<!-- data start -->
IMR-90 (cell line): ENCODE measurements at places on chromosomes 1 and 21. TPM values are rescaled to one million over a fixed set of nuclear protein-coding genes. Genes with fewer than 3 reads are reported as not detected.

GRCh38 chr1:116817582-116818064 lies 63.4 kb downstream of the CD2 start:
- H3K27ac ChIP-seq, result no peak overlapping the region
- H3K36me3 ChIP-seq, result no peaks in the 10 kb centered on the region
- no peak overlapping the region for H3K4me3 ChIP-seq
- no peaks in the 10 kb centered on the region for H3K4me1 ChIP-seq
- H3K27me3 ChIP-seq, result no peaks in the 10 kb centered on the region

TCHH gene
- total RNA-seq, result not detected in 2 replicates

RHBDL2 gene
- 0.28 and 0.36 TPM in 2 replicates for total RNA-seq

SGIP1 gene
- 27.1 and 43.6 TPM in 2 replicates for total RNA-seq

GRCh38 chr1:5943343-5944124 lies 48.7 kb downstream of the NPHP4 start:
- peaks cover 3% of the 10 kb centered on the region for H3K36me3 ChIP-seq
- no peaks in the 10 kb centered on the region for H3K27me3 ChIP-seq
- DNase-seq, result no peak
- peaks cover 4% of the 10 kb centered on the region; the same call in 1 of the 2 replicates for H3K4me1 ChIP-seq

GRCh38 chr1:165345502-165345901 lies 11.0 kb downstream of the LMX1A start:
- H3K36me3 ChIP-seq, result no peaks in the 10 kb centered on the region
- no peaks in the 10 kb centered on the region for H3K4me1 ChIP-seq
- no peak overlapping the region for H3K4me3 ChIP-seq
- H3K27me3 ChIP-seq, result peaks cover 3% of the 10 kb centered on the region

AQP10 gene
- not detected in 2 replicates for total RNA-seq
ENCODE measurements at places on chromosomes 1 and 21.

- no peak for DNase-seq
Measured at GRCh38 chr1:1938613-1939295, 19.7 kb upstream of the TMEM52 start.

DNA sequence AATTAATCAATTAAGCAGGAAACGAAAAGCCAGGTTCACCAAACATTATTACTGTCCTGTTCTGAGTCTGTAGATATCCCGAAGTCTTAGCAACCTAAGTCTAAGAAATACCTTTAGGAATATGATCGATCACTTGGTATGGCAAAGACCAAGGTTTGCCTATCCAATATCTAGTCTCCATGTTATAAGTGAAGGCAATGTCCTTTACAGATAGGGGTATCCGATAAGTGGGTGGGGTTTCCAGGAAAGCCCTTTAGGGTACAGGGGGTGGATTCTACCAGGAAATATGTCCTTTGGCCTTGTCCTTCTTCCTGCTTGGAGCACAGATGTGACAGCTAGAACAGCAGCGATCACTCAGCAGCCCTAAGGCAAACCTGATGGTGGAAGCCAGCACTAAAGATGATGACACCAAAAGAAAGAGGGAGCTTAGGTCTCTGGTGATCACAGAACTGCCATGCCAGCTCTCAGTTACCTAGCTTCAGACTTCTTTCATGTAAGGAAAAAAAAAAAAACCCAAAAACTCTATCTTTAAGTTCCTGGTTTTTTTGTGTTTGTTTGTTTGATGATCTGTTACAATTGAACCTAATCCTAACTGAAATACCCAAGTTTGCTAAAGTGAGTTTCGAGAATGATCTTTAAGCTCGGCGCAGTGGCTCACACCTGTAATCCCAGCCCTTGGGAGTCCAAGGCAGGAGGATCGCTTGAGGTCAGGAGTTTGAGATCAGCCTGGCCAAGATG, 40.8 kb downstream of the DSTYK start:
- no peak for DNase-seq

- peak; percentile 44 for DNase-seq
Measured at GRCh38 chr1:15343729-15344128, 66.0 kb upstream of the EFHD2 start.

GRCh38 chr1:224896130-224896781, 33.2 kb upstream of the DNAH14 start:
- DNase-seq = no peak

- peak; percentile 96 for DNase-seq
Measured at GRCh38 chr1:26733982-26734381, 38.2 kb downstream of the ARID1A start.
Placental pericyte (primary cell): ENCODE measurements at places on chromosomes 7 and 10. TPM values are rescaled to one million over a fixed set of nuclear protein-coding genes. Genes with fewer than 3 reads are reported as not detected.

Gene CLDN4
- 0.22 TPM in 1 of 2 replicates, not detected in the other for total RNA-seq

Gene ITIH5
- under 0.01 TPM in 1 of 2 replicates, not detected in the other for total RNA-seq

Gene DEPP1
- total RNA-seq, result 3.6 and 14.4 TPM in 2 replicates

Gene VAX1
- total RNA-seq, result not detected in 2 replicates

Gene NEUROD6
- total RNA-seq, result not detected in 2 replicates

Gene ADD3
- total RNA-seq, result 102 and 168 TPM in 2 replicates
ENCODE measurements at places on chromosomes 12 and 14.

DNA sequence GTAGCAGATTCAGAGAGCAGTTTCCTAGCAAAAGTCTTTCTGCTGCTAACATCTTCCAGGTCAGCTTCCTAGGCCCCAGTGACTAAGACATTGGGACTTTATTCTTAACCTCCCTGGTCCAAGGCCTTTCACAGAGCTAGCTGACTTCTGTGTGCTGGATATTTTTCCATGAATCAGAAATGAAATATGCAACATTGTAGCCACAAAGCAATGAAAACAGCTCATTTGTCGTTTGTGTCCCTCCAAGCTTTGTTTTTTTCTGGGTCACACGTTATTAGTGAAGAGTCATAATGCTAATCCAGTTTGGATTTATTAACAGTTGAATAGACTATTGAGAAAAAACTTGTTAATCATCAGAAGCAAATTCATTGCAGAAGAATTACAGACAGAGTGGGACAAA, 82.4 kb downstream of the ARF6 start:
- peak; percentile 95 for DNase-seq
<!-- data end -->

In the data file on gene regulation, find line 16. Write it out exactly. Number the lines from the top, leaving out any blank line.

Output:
- no peaks in the 10 kb centered on the region for H3K27me3 ChIP-seq